A new president for the state’s stem cell agency could be announced as early as today, according to sources.
The San Francisco-based California Institute for Regenerative Medicine, or CIRM, is holding a special meeting of its Oversight Committee this morning to discuss presidential candidates and compensation. A majority of the 29-member board will participate from 18 different locations, via conference call. The meeting follows a session of the presidential search subcommittee Monday night.
Voters established the stem cell agency in 2004, through the passage of Proposition 71, which provided $3 billion in bond funding for stem cell research. CIRM’s first president, Zach Hall, a neuroscientist who previously worked for UCSF and the National Institutes of Health, resigned last month. He shepherded the agency through its formation, as well as a recently resolved legal challenge that tied up its funding.
Dale Carlson, a CIRM spokesman, said Monday that he “doubted” an announcement would be made today, but confirmed that the agency is “getting closer” to choosing a new president.
John Simpson, with the nonprofit Foundation for Taxpayer and Consumer Rights, a group that has been monitoring the efforts of the stem cell agency, said the signs point to a possible decision.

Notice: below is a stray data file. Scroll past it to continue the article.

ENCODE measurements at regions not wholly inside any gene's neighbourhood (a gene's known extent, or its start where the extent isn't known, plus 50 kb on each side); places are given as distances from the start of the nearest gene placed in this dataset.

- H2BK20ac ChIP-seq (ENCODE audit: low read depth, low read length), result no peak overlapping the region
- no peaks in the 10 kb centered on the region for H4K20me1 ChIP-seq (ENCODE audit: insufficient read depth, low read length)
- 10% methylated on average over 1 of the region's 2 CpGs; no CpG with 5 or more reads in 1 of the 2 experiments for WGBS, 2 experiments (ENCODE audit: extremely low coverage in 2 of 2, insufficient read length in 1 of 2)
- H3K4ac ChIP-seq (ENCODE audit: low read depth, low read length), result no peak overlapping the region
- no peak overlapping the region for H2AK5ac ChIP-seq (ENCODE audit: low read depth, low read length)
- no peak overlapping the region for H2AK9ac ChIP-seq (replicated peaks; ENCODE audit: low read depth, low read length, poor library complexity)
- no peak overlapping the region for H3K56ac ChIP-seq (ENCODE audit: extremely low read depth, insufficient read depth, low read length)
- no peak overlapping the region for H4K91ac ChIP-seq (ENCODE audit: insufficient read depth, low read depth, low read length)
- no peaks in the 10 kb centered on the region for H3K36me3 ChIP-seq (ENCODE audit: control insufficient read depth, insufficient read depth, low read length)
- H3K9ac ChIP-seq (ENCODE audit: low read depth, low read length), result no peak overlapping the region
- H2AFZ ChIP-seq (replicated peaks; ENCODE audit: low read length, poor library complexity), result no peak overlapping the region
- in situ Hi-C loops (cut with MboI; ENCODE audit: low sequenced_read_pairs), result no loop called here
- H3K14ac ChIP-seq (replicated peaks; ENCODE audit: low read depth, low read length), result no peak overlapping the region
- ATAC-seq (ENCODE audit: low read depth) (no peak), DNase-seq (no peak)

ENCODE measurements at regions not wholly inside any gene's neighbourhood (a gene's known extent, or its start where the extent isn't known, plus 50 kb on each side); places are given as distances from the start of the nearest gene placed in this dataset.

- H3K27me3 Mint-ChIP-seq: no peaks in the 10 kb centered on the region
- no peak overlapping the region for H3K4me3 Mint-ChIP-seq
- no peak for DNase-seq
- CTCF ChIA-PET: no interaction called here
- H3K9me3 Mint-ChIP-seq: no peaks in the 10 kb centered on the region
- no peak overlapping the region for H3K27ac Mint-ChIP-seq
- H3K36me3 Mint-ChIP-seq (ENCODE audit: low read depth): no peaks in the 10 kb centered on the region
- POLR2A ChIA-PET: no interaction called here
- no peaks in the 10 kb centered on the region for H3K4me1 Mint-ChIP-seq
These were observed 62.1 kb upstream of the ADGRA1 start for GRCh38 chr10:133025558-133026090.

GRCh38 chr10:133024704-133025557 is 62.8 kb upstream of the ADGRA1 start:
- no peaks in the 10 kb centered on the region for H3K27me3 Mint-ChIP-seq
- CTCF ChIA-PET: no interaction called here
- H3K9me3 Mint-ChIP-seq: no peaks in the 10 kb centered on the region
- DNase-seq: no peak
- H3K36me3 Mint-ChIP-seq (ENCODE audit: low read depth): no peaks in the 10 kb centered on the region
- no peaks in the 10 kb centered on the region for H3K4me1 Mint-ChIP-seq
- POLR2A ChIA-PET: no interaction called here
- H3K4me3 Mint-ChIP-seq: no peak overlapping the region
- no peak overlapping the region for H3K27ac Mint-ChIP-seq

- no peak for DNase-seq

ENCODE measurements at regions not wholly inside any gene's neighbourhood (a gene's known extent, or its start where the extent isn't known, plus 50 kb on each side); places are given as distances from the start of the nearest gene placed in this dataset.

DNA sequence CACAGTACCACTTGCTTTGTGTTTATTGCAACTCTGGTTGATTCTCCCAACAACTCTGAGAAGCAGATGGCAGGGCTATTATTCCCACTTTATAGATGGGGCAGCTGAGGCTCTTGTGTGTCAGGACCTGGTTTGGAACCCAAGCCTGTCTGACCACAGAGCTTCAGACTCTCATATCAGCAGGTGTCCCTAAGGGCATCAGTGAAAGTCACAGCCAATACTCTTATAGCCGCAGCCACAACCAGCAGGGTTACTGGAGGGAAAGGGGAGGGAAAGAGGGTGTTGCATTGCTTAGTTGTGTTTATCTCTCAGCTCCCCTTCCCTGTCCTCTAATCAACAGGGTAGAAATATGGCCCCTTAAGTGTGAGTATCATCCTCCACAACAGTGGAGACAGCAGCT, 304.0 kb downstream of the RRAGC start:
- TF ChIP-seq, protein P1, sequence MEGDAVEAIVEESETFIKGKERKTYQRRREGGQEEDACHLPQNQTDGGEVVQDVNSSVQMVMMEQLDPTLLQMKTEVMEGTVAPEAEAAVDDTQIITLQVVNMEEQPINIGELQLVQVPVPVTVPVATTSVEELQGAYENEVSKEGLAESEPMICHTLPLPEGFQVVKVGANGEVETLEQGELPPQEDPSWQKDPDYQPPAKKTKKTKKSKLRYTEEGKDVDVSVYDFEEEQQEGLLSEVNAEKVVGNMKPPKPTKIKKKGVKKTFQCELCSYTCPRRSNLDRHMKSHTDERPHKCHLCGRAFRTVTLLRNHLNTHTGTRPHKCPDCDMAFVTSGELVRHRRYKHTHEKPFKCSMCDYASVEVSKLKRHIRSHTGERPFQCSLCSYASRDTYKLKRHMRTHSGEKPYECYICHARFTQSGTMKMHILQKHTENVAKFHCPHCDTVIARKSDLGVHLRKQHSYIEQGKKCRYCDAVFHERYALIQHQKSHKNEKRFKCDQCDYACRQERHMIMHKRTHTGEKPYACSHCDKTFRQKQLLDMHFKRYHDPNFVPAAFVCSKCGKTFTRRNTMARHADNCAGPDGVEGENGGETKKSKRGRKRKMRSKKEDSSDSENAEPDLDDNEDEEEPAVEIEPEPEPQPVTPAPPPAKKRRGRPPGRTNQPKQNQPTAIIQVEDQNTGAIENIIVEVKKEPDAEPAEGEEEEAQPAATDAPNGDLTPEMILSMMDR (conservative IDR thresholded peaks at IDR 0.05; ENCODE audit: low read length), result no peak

“They have played this close to the vest,” Simpson said. “They’ve been worried about leaks.”
In February, CIRM Chairman Robert Klein told The Examiner that some secrecy was needed in order to get the best candidate.
“There are candidates from all over the world that are being brought to us in nominations,” Klein said. “That process has to remain confidential at this point, because those candidates are currently at some of the most prestigious research institutes in the world.”
Oversight Committee member Jeff Sheehy couldn’t talk about specific candidates or when the presidential pick would be announced, but said he’s been “enormously pleased with all the candidates.”
Sheehy, the former HIV/AIDS adviser to Mayor Gavin Newsom, said the recent veto of federal legislation by President Bush that would have provided money for more stem cell research made the work of California’s stem cell agency that much more vital.
To date, the stem cell agency has approved more than $158 million in scientific research grants and $50 million in funding to construct new research laboratories.